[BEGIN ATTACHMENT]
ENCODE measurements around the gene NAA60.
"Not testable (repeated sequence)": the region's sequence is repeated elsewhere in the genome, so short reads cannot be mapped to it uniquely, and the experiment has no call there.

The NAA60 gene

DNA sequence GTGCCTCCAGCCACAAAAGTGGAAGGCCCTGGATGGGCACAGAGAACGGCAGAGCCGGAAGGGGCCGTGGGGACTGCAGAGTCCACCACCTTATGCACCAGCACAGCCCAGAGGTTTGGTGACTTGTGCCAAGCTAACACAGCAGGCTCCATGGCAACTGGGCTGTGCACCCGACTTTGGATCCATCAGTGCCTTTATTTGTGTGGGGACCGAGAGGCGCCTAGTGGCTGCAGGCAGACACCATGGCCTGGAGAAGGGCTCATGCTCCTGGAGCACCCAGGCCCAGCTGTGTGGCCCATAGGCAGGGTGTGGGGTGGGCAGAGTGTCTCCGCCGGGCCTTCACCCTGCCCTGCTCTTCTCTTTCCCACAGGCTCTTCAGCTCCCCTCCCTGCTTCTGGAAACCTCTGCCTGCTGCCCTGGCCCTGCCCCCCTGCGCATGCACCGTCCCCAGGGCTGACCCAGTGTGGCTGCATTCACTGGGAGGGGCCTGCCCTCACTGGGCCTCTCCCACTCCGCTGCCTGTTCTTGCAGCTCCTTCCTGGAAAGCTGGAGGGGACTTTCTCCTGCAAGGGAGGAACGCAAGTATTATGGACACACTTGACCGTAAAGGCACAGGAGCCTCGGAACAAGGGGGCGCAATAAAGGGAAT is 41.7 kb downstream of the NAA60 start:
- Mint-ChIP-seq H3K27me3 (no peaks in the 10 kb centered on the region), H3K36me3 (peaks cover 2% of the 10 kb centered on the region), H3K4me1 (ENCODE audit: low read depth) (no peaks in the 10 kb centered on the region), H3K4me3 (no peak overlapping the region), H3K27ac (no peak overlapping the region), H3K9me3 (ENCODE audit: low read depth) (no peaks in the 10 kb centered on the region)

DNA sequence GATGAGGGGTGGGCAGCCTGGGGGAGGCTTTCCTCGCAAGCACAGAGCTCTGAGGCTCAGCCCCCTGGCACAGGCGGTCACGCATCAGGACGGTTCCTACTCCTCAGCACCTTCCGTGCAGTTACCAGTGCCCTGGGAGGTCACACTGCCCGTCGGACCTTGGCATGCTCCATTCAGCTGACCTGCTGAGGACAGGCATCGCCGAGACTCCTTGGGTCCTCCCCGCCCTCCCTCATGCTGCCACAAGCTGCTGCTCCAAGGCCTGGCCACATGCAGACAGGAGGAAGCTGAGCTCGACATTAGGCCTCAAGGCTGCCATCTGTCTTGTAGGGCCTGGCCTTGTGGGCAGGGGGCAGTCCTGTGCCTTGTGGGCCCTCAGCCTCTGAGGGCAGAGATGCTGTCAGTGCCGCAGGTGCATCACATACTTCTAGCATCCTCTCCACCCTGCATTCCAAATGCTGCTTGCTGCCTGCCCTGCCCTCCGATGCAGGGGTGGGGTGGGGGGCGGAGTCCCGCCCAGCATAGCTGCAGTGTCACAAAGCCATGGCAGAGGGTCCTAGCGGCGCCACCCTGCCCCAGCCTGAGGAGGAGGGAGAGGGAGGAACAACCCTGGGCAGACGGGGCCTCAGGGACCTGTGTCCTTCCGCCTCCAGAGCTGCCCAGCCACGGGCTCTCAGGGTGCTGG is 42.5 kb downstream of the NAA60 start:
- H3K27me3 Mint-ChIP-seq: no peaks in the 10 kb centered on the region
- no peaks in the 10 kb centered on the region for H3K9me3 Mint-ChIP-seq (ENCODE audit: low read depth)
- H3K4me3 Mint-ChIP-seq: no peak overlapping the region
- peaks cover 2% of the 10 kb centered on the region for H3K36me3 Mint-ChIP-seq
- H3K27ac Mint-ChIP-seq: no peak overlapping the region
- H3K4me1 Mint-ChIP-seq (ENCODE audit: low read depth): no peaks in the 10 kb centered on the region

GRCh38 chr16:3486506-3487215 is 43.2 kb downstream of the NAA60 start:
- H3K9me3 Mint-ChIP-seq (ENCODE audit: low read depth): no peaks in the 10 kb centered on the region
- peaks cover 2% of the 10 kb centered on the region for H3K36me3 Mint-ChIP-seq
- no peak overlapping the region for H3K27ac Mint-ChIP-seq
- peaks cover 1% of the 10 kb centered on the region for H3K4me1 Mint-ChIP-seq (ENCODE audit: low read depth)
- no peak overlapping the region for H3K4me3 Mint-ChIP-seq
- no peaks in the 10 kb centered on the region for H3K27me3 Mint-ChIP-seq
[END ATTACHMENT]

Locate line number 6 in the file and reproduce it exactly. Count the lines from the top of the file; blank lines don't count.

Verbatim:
DNA sequence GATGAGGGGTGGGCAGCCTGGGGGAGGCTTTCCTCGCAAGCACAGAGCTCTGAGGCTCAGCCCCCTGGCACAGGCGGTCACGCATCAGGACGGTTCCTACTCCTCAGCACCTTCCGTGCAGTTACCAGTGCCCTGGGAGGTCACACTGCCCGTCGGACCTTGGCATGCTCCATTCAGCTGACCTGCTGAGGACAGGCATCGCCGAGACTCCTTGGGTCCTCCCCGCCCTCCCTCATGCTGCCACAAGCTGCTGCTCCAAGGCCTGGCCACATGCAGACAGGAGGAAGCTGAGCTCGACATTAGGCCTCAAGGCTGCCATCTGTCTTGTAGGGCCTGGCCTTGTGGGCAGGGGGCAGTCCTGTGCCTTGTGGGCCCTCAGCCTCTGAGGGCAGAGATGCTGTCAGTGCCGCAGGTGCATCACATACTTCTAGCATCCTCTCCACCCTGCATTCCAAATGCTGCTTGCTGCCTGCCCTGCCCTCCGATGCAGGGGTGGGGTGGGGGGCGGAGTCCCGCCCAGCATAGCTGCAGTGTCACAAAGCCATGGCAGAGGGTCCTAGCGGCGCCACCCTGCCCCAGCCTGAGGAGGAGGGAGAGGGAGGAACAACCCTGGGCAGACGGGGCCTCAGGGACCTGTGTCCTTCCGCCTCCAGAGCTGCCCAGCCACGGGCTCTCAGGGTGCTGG is 42.5 kb downstream of the NAA60 start: